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CHAP. III. after which, general Gage published a procla1775. mation, declaring martial law to be in force,

and offering pardon to those who would lay down their arms and submit to the king, with the exception of Samuel Adams and John

Hancock. " This proclamation, like every other measure

designed to intimidate or divide, served only to increase the activity of the Americans, by strengthening their conviction that arms, and arms alone, were to be relied upon for ultimate safety.

It having been conjectured, from intelligence received respecting the movements of the British army, that general Gage intended to penetrate into the country ; it was recommended by the provincial congress to the council of war, to take the necessary measures for the defence of Dorchester neck, and to occupy Bunker's hill, a very high and commanding piece of ground just within the peninsula on which Charlestown stands, and which had hitherto been neglected by both armies. * In observance of these instructions, a detachment of one thousand men, under the command of colonel Prescot, was ordered to take possession of this ground; but by some mistake, Breed's Hill, situated on the farther part of the penin- CHAP. III. sula, next to Boston, was marked out instead 1775. of Bunker's hill for the intrenchments proposed to be thrown up.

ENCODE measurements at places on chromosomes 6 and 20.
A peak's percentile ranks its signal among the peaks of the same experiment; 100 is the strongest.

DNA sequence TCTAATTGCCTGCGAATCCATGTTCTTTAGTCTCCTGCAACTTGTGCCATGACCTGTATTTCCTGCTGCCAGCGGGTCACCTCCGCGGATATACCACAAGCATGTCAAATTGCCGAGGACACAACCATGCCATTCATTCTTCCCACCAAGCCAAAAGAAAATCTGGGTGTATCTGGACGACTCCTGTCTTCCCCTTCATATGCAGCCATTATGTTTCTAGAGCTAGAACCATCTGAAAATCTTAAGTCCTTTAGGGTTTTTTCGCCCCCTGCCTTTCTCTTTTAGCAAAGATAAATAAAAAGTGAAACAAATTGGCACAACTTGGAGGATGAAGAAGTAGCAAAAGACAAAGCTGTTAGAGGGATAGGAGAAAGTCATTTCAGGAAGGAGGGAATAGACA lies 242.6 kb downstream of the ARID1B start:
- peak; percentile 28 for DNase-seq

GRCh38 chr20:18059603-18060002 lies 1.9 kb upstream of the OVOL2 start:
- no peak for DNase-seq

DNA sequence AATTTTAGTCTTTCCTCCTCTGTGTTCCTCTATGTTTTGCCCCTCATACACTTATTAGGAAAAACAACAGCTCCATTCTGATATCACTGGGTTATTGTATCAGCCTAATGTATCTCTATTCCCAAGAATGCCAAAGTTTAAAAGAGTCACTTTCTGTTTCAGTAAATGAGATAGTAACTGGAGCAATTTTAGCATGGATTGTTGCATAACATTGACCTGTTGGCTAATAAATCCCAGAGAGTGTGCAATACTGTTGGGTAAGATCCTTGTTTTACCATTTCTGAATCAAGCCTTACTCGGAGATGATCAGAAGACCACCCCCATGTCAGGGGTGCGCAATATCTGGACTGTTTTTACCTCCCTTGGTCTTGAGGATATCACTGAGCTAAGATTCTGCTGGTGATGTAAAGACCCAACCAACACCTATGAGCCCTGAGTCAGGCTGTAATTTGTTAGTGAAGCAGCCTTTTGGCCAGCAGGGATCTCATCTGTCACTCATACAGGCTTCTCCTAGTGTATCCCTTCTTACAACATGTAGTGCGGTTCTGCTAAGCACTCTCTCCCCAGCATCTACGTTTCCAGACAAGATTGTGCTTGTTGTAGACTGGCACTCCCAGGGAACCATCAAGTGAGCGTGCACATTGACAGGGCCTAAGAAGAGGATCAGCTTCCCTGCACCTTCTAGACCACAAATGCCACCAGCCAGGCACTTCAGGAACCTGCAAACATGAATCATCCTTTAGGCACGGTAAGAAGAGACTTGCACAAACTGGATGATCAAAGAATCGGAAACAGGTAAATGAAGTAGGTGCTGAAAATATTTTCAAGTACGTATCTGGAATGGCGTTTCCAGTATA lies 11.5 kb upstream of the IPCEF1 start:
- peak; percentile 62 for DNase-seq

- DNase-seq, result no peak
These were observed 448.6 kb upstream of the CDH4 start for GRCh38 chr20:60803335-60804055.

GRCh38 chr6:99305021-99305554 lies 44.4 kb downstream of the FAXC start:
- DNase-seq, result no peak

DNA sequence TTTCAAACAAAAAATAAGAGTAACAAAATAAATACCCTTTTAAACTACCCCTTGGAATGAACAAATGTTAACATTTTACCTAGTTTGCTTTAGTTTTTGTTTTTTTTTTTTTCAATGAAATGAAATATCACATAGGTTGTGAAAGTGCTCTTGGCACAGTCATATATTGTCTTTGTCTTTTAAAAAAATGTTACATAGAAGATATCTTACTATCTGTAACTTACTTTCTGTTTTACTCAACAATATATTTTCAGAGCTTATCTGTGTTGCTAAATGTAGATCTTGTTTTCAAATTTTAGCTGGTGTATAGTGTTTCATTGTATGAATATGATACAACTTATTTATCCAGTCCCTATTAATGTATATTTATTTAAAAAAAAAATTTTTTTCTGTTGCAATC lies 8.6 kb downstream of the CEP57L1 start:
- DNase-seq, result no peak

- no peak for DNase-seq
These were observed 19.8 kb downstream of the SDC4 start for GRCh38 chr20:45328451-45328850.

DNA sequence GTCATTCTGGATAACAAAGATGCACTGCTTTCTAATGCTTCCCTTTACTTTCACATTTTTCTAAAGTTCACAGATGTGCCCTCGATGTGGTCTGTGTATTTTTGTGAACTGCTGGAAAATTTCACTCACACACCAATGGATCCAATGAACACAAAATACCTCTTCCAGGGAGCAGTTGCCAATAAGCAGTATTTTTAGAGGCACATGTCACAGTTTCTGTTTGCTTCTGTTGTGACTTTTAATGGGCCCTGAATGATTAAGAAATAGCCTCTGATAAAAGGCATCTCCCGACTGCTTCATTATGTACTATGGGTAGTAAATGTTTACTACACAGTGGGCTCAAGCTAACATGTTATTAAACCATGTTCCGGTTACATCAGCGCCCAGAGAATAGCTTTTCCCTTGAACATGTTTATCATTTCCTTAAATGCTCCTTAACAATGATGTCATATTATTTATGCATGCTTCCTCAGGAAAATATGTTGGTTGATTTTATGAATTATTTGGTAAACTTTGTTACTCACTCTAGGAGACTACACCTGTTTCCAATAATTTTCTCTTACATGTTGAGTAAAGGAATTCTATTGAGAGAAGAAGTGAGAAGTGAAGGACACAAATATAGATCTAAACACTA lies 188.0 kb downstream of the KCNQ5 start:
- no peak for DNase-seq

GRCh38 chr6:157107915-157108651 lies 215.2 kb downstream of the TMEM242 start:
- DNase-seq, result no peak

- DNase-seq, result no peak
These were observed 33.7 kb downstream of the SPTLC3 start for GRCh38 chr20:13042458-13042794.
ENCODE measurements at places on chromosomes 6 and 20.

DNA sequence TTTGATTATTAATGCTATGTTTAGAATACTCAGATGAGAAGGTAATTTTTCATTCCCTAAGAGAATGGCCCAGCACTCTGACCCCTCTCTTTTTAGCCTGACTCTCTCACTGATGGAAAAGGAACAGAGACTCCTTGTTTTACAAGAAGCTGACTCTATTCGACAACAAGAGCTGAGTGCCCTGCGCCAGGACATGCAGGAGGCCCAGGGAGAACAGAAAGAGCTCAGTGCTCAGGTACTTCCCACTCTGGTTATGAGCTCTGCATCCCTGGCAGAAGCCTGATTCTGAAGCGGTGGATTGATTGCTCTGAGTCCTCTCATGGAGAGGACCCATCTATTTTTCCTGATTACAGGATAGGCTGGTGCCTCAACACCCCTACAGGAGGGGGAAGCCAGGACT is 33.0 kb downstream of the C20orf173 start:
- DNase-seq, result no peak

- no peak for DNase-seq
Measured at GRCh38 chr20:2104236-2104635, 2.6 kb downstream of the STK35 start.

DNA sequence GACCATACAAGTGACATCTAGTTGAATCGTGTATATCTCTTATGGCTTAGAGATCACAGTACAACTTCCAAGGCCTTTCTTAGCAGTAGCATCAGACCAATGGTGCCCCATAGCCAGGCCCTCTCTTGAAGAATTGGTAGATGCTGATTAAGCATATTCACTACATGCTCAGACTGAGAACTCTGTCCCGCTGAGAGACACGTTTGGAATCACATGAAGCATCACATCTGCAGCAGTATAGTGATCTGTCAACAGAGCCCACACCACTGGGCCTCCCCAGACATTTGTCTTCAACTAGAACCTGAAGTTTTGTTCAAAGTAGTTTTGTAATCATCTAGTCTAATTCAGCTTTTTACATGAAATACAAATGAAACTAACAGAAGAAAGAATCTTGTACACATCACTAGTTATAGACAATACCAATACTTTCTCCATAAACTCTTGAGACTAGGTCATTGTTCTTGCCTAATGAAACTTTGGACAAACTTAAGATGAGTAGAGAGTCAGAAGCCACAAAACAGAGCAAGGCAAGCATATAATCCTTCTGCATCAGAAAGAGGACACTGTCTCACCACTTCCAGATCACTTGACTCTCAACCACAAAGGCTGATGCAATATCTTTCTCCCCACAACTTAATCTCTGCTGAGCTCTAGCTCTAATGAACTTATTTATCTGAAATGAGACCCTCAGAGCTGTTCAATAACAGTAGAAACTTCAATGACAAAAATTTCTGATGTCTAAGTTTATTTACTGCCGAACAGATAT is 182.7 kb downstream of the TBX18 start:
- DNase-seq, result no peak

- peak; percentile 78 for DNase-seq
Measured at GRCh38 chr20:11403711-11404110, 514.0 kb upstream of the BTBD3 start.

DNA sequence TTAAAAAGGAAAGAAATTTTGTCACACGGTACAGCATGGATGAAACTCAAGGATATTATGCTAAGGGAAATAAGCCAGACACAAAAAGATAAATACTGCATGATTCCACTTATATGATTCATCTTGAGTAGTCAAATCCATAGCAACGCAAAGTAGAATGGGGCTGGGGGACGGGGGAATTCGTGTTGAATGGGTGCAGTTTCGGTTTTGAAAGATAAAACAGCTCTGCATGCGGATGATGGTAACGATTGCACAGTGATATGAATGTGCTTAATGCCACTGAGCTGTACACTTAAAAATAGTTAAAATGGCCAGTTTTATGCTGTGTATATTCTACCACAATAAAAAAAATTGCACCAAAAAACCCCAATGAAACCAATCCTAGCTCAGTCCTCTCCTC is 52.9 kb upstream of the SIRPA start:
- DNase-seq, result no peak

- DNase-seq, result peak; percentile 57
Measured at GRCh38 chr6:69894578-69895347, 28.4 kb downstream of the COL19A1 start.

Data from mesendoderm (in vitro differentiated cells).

* Charlestown is separated from Boston only by a narrow sheet of water, over which a bridge has since been thrown.

The party sent on this service proceeded to Breed's hill, and worked with so much diligence and secrecy, that, by the dawn of day, they had thrown' up a small square redoubt, about forty yards on each side; without having given the least alarm to some ships of war which were stationed in the river at no great distance from them. As soon as light had discovered this new work to the enemy, a heavy cannonade was commenced upon it, which the provincials bore with firmness. They continued their labour until they had thrown up a small breast work stretching from the east side of the re.. doubt to the bottom of the hill, so as very con-' siderably to extend their line of defence.